In a clear misstatement, Capt. James Dillon said Friday at a news conference that, because Simpson was involved, police were being extra careful to conduct "a thorough, biased and competent investigation."

But some think it might have been more than a slip of the tongue.

Jerry Reisman, a New York lawyer who represented O.J. Simpson in the early 1990s in business and real estate matters, said the public and law enforcement "are looking for some sort of conviction for those who want justice for Nicole Brown and Ron Goldman. Everyone wants to be the one that gets him."

Experts also raised questions about the decision to release a man who police said carried a gun in the alleged holdup of two collectors at a Palace Station casino hotel room.

Walter Alexander, 46, of Mesa, Ariz., was released without bail, despite facing charges almost identical to Simpson's. Legal experts said that may indicate his testimony could be key to convicting Simpson.

An apparent audiotape of O.J. Simpson's standoff with men he accused of stealing his memorabilia begins with the former NFL star demanding, "Don't let nobody out of here."

"Think you can steal my s--- and sell it?" the voice identified as Simpson's said, in a recording released by celebrity news Web site TMZ.com.

A big hurdle for prosecutors will also be determining who owned the memorabilia — everything from cleats worn by former San Francisco 49ers quarterback Joe Montana, to autographed baseballs, and Simpson's Hall of Fame certificate.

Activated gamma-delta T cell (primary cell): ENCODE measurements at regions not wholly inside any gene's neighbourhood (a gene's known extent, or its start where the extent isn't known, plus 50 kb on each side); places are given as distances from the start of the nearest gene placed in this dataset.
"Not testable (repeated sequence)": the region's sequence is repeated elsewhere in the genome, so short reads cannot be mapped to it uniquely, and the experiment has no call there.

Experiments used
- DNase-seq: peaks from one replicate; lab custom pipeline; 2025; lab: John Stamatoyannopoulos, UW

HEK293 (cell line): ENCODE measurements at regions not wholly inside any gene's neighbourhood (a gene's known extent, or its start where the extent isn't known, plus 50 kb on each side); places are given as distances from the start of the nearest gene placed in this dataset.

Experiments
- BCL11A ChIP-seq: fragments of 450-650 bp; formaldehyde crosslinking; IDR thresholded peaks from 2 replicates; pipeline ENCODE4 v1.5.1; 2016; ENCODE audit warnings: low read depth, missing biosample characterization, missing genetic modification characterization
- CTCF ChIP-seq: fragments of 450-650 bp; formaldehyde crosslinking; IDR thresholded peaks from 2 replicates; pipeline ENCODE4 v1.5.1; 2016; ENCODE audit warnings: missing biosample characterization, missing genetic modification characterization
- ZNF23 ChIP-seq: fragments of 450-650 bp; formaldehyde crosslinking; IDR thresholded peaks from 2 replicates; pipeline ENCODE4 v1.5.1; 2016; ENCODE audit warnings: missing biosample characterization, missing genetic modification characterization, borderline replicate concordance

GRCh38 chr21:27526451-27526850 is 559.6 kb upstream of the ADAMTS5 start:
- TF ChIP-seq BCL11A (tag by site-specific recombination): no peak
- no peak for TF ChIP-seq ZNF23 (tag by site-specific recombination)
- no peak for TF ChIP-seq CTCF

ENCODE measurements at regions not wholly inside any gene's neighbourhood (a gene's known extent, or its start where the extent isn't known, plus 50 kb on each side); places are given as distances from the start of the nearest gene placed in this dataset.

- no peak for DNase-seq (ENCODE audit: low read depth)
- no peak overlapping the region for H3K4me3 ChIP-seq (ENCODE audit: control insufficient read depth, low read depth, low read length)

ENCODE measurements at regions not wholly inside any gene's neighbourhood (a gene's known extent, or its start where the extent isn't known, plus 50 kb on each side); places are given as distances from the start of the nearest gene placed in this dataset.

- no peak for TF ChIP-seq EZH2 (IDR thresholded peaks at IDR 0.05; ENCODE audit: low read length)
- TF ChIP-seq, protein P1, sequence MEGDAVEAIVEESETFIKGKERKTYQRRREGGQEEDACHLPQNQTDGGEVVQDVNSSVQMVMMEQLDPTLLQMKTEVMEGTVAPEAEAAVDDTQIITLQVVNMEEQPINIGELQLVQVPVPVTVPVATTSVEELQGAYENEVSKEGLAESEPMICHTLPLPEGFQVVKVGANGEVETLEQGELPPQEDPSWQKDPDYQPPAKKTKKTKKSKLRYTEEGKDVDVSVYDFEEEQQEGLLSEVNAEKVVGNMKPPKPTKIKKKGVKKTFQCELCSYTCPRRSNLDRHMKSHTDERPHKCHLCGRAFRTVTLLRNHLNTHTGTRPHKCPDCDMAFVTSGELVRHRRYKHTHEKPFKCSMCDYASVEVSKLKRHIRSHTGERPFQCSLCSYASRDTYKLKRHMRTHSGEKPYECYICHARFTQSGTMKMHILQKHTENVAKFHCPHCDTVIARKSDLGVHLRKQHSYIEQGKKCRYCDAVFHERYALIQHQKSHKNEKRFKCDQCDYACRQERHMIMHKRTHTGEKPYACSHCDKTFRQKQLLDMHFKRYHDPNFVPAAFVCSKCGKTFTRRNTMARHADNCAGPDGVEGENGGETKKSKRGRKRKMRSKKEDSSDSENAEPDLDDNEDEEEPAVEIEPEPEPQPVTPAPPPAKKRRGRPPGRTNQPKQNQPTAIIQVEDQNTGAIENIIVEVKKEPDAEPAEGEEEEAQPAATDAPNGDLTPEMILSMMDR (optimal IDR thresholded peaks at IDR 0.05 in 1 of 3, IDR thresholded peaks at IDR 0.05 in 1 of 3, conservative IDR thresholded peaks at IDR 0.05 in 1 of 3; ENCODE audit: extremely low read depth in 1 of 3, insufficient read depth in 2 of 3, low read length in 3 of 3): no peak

Bruce Fromong, one of the sports memorabilia dealers who said he was robbed, told ABC's "Good Morning America" on Monday that the items did not belong to Simpson.

"If you're asking did they once belong to him, yes, they did," Fromong said. "But these were things that belonged to him a long time ago."

In 1997, a civil jury in Santa Monica returned $33.5 million in judgments against Simpson in a wrongful-death lawsuit by the families of Nicole Brown Simpson and Ron Goldman.

David Cook, an attorney for Goldman's father, Fred Goldman, said he intended to file requests in Los Angeles Superior Court on Tuesday to obtain ownership of the seized sports memorabilia for sale to satisfy the judgment.

"We're going to presume that the bulk of the stuff is probably in police custody," Cook said Monday by telephone from San Francisco. He said other key items were a gold Rolex watch and the suit that he Simpson wore on the day he was acquitted.

"Assuming that this case is resolved one way or another, at the end of the case, the stuff will never go back to Mr. Simpson," Cook vowed. "He's going to walk out of Clark County empty-handed."

Thomas Mesereau Jr., the defense attorney who represented Michael Jackson in a high-profile trial two years ago, said of the Simpson arrest: "This is the kind of case that will test how fair and professional our legal system is. When you have such a groundswell of dislike for someone, you have to make sure they are treated like anyone else."

___

Associated Press Special Correspondent Linda Deutsch and AP writers John Antczak in Los Angeles, and Ken Ritter and Kathleen Hennessey in Las Vegas contributed to this report.